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Thai Airways International
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History

On 1st of May 1960, at a time charted carefully by astrologers as being the most auspicious, a fully loaded Douglas DC-6B took off from Bangkok‘s Don Muang Airport bound for Hong Kong, the start of a brave new venture called Thai Airways International.

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The appearance of these Thai International planes on the runway at Don Muang was a significant event, but aviation as such already had a long history in Thailand.

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Back in 1911, only eight years after Wilbur and Orville Wright made their legendary flight in a 'heavier than air craft', the first Demonstration flights were seen in Bangkok and three Thai officers of the army aviation corps were subsequently sent abroad to leam not only how to fly planes, but also how to build them. A year later they retuned to Thailand and an army airfield was established at Don Muang.

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In 1922, the Royal Aeronautical Service of Thailand started the first regular airmail service in Southeast Asia, flying between Nakhon Ratchasima and Ubon Ratchathani. By 1930 the Aerial Transport Company of Siam was formed.

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The 8,300 passengers it carried in the first year has grown to eight million annually.

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After World War II, air travel entered a period of massive development in Asia, and Thailand was at the forefront. The Aerial Transport Company of Siam had evolved into the Siam Airways Company. In 1947, Pacific Overseas Airlines (POAS) was formed by combined Thai and American interests. Two years later, POAS and Siam Airways joined to become Thai Airways Company Limited (TAC), offering scheduled flights within the region by Lockheed Super Constellations.

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The young company suffered from a lack of technical and management expertise, so in 1959 TAC invited the Scandinavian Airlines System (SAS) to become a minority shareholder in a joint venture. The Scandinavians went on to provide technical expertise, develop international marketing strategies, lease aircraft and assist in training THAI staff, so that eventually Thai Airways could assume responsibility for its own airline.

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During the early 1960s the airline flew to nine overseas destinations within Asia. Thai’s management policy toward its passengers was simple - to create standards of service so outstanding that the carrier would establish its reputation worldwide without the need for advertising.

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Soon after Thai Intemational's launch in May 1960, word spread. In its first year THAI carried 8,300 passengers, and by 1964, the annual total had reached 100‘000. In 1966 the airline became the first all-jet Asian regional airline, operating Caravelle SE210s. In August 1967, the airline carried its millionth passenger.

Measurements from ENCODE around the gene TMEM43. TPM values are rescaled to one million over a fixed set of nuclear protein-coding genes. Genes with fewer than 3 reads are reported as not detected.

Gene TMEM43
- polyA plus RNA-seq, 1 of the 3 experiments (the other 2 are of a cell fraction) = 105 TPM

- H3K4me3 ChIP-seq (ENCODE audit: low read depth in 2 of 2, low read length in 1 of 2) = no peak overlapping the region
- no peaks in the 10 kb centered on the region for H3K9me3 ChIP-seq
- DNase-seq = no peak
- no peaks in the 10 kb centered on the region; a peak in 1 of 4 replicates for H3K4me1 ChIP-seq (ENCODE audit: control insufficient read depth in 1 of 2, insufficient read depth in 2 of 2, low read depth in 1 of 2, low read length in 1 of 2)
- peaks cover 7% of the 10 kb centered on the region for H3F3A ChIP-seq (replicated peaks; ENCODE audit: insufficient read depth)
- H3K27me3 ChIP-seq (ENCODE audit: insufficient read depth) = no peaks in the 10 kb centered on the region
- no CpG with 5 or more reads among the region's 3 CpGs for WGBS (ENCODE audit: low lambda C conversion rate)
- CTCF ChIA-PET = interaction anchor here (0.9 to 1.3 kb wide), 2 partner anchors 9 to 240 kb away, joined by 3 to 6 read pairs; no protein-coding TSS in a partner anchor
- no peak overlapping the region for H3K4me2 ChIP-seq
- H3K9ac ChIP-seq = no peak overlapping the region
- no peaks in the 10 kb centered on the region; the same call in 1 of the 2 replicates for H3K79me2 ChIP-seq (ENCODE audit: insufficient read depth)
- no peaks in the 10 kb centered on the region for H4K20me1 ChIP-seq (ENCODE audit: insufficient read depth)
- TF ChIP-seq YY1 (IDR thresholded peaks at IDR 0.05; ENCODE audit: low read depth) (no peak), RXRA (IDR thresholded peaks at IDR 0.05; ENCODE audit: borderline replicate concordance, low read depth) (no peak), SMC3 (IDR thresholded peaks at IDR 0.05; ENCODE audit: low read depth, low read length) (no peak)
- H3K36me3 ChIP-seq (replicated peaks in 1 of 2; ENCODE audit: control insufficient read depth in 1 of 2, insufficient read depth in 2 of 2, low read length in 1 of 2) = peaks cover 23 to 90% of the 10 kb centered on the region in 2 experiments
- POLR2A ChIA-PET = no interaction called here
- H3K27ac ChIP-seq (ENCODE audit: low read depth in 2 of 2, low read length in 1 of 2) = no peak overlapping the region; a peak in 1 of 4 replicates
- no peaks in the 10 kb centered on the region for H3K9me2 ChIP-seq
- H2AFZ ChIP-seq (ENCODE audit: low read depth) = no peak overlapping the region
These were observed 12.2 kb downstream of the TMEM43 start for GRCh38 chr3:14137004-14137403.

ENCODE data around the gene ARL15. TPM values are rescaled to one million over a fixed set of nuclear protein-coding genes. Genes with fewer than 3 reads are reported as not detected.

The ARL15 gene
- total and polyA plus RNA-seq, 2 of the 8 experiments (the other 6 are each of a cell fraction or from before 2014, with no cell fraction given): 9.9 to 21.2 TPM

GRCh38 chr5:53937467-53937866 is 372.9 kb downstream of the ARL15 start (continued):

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With profits topping US$ 1 million by the end of the decade, the airline was ready to look further a field. In 1971, THAI made its first intercontinental flight, to Sydney, and the next year it started flying to Copenhagen. Flights were then added to London, Frankfurt, Rome, Paris and Athens in the following years.

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The acquisition of each new plane in Thai’s fleet was a matter of national pride, accompanied by ceremonial rites. The Supreme Patriarch, head of Thailand's Buddhist community, has personally blessed many of THAI's aircraft, anointing the nose cone, cockpit, entrances and exits with lustral water, bestowing good fortune on the plane.

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In 1975 the airline became fully Thai-owned, with the mutually beneficial SAS agreement being reduced from a shareholding to a cooperation Arrangement. Since the airline's first flight, a name has also been bestowed on each plane by His Majesty King Bhunübol Adulyadej.

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In 1979 THAI acquired its first Boeing 747 jumbo jets, a milestone in the airline's plan to expand its intercontinental services. In 1988 Thai Airways Company merged with THAI to provide an improved domestic service. Since then domestic air traffic has grown by over 50 per cent, with the airline serving 24 key destinations within the Kingdom.

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Thai International has come a long way since 1960. The 8,300 passengers it carried in that first year have grown to over eight million annually, and its present fleet of 61 aircraft flies to over 70 destinations in 36 countries on four continents.  New routes are constantly being added, and the company's staff has increased from 477 in 1960 to over 20,000, rnaking the airline one of the la corporate employers in Thailand.

Geschichte

 


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last update 16. January 2013

written 14. April 2006

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